There comes a point when we have to let go of certain wrongs we think we’re done to us in the past. We have to let go of hurt feelings — we have to move on. I think I get my feelings hurt easily. Maybe I didn’t realize this until recently, I’m very good at pretending to brush things off. Maybe I over-react emotionally to certain events or conversations — this too is a fairly new revelation. Maybe. Pretending for too long can inhibit perception. So, when you decide to be honest, to not pretend — it opens up some new perspectives. It makes you look to yourself for honesty.
In 1980, I was in the 7th grade. In my town, all the cool kids in middle school had mopeds. I really wanted to be a cool kid — I think I was guilty of being a cool kid by association. My friends were cool kids — they had mopeds. All of them but one, my best friend. She didn’t have a moped either. (This fact has united us in our angst for years). I asked for a moped every Christmas for four years — hoping beyond hope that I would wake up on Christmas morning and there sitting under the tree would be my moped — waiting for me, yearning for me to ride it. Every year, for four years in a row, that wish never became a reality. Every year, I felt a little cheated. Every year, I felt a little farther away from the cool kids.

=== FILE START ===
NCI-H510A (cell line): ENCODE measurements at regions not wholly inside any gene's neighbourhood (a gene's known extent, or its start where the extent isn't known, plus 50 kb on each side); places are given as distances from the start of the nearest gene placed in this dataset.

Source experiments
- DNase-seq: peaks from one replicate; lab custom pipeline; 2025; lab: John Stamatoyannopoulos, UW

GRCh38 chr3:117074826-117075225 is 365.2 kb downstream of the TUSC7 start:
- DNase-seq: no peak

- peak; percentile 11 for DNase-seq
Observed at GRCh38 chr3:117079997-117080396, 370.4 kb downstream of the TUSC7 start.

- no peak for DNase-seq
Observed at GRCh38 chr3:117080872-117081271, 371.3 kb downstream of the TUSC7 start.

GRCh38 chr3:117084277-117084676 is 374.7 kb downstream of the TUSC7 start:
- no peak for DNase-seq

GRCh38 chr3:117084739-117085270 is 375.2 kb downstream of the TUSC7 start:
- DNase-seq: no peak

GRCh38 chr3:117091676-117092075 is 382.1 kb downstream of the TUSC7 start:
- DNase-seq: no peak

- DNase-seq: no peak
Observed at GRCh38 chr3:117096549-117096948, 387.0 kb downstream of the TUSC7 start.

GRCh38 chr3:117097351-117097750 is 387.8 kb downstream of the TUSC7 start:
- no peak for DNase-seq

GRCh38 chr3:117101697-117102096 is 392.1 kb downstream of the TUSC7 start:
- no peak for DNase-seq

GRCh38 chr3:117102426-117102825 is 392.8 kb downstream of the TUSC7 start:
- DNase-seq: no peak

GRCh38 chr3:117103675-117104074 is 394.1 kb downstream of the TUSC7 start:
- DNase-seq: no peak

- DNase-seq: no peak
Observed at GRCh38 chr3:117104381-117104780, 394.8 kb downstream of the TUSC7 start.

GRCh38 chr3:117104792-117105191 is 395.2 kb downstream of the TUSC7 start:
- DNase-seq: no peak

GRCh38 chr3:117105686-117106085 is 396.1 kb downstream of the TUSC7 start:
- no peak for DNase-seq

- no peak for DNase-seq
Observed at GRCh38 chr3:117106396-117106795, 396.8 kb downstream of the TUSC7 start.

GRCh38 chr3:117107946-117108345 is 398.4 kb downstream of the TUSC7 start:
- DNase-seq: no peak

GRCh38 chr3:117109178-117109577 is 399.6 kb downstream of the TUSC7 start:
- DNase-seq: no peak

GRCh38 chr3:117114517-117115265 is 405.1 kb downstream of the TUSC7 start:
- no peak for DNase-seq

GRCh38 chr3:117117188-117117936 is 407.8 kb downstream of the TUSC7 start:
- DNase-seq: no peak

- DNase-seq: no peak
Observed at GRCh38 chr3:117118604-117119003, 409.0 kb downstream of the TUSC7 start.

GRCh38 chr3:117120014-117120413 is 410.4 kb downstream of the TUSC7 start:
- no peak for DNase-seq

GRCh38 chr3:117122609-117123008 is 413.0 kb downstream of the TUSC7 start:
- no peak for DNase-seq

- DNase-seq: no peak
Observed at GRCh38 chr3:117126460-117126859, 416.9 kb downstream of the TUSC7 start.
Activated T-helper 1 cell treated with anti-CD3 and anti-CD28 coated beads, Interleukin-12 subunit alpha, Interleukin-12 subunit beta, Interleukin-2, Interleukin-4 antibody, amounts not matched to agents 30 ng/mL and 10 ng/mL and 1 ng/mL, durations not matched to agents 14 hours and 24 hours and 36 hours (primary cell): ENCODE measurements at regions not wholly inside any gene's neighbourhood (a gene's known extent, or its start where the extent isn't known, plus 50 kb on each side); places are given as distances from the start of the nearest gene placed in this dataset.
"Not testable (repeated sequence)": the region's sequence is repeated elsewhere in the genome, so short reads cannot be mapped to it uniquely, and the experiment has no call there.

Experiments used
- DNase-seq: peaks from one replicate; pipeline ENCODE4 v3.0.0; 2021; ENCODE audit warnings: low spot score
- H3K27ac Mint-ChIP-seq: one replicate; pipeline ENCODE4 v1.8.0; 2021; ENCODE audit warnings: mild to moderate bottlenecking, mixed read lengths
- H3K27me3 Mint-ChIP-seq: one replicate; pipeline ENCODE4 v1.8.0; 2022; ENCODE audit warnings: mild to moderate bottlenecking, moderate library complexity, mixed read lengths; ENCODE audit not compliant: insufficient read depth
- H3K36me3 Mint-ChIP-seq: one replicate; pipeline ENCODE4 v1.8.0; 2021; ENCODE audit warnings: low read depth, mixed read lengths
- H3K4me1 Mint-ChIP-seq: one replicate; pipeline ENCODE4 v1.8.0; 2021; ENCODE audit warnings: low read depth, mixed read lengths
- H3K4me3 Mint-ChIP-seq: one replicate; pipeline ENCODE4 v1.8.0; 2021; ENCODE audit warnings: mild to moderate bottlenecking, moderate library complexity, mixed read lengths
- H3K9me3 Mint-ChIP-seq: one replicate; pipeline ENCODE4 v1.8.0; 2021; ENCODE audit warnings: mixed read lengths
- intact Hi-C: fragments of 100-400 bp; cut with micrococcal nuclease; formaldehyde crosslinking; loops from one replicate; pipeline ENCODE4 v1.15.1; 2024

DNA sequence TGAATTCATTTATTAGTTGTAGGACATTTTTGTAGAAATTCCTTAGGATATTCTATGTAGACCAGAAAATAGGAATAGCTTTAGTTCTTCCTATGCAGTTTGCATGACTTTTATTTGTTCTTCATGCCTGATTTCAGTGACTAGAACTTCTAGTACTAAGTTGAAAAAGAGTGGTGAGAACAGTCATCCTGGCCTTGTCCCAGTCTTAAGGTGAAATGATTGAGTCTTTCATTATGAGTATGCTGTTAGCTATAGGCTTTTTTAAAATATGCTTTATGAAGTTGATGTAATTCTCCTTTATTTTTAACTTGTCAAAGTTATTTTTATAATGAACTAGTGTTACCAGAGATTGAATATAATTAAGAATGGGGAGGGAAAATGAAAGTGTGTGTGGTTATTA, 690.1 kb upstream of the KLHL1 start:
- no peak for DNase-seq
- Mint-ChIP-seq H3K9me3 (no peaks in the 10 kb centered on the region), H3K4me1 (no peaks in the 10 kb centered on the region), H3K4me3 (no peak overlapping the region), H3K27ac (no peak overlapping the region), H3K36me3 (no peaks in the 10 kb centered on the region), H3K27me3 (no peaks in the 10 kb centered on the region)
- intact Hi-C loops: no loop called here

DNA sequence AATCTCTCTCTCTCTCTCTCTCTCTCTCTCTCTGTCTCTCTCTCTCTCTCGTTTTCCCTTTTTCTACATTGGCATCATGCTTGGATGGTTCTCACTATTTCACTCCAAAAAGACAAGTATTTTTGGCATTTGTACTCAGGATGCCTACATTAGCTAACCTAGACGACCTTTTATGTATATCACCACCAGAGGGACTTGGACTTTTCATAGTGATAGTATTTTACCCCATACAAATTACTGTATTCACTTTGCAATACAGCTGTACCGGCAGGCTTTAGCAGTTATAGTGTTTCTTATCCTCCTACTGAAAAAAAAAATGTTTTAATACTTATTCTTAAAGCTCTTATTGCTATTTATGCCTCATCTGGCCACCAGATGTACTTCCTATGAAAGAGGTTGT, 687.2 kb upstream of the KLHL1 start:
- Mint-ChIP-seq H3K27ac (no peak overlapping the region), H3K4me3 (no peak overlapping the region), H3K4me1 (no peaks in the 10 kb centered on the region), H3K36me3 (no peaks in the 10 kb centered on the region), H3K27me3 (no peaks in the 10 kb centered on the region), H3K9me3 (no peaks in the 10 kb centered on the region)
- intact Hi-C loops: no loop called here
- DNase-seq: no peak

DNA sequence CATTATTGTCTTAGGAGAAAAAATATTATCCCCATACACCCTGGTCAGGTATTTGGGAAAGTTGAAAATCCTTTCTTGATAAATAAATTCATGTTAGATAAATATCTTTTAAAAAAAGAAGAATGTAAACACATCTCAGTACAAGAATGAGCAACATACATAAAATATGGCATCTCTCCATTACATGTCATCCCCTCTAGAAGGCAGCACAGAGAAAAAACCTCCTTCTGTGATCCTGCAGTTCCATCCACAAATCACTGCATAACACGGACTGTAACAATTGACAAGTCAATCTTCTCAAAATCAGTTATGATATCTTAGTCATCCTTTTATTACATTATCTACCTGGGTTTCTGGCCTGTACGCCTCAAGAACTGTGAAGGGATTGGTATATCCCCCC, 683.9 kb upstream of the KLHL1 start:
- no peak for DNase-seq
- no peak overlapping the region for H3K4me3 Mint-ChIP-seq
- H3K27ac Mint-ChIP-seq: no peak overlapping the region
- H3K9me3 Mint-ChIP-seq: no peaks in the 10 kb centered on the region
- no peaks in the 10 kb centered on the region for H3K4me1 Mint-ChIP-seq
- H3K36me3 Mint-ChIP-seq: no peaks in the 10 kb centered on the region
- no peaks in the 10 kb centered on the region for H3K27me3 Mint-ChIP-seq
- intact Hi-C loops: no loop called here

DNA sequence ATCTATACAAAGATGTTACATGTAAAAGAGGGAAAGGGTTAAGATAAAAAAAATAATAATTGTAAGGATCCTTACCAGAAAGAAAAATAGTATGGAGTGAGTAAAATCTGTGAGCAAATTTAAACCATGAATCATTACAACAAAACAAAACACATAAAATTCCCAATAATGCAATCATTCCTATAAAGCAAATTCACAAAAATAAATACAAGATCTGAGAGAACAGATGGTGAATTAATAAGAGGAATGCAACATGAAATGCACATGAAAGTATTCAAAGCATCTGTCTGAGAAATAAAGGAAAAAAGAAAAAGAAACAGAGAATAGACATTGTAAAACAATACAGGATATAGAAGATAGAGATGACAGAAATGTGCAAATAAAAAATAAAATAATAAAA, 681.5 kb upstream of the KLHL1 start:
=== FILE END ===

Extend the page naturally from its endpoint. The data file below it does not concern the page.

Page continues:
My birthday is in the summer. This gave me a second shot each year at asking for that elusive moped. At one point, before a birthday, my father agreed to go to the moped store with me and look at them. In my mind, I thought this made it a done deal — I thought the moped was finally mine. We went to the store, my father and me, but we didn’t go in. We peered at the mopeds through the front window — my heart sank, my dread was building…we walked away and went home.
I rode my bike a lot during those years of being mopedless. Once in a while I would double with one of the cool kids. More often than not, my best friend and I were left behind or always the last to arrive on our bikes. My best friend was actually the queen of the cool kids — she received more offers of doubling up on the moped than I. She turned them down. We arrived late…together, always.
When I was older, I brought up my anger at not getting a moped to my parents. You know there is a certain amount of time that has to pass before you can tell your parents you snuck out your window at night or you threw the biggest party in the history of your town or you were mad…and your feelings were hurt. Time makes those stories and reminisces less painful. Time helps you tell them with a laugh. Time makes your feelings not feel so hurt.
It’s been over a year since my mother died and over two years since my father died. I miss telling them how left out I was because they never bought me a moped. I miss telling them I would have been careful. I miss telling them how my best friend and I had some great talks when we were left behind. My hurt feelings about my lack of a moped stopped a long time ago — but the laughter I got from telling those stories to my parents will echo in me forever. I guess I should let go of the moped — I guess it’s time to move on. But sometimes, I think, being a cool kid would still be really cool.